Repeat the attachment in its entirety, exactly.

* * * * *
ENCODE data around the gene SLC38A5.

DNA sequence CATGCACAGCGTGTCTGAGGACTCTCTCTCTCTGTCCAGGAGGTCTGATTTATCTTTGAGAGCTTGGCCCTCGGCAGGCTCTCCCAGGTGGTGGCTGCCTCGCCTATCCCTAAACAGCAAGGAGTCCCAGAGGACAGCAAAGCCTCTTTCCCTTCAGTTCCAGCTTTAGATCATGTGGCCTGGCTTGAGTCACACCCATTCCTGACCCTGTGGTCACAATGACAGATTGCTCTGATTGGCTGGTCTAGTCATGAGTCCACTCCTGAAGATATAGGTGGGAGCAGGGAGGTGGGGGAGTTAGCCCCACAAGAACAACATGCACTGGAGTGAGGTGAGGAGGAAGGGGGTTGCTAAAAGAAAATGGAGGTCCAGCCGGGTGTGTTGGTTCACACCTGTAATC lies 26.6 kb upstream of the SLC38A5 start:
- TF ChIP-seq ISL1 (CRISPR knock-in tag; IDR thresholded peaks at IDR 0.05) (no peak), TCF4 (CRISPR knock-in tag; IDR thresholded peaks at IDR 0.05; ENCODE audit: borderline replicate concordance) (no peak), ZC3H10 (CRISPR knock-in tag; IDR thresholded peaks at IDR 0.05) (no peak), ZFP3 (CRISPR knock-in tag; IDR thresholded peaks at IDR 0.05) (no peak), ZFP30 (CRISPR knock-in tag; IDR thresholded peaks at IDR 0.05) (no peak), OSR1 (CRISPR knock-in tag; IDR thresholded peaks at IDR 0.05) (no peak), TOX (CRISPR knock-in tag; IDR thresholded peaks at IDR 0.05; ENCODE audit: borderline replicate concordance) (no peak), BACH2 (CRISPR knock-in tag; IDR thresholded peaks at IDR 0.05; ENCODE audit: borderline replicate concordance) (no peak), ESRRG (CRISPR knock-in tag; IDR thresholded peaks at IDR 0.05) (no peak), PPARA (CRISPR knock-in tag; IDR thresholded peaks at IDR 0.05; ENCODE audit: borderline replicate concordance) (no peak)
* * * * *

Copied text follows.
ENCODE data around the gene SLC38A5.

DNA sequence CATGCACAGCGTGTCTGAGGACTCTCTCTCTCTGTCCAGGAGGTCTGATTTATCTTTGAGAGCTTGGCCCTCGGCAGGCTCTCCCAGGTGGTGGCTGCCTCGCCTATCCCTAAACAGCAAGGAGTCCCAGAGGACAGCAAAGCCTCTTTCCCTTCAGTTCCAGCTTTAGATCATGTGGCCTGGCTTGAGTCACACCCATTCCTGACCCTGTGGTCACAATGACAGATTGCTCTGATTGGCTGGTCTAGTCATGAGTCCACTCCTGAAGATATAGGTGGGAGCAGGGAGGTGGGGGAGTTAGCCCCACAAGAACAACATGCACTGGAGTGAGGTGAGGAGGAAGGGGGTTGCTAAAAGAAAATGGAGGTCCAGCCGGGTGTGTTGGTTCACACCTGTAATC lies 26.6 kb upstream of the SLC38A5 start:
- TF ChIP-seq ISL1 (CRISPR knock-in tag; IDR thresholded peaks at IDR 0.05) (no peak), TCF4 (CRISPR knock-in tag; IDR thresholded peaks at IDR 0.05; ENCODE audit: borderline replicate concordance) (no peak), ZC3H10 (CRISPR knock-in tag; IDR thresholded peaks at IDR 0.05) (no peak), ZFP3 (CRISPR knock-in tag; IDR thresholded peaks at IDR 0.05) (no peak), ZFP30 (CRISPR knock-in tag; IDR thresholded peaks at IDR 0.05) (no peak), OSR1 (CRISPR knock-in tag; IDR thresholded peaks at IDR 0.05) (no peak), TOX (CRISPR knock-in tag; IDR thresholded peaks at IDR 0.05; ENCODE audit: borderline replicate concordance) (no peak), BACH2 (CRISPR knock-in tag; IDR thresholded peaks at IDR 0.05; ENCODE audit: borderline replicate concordance) (no peak), ESRRG (CRISPR knock-in tag; IDR thresholded peaks at IDR 0.05) (no peak), PPARA (CRISPR knock-in tag; IDR thresholded peaks at IDR 0.05; ENCODE audit: borderline replicate concordance) (no peak)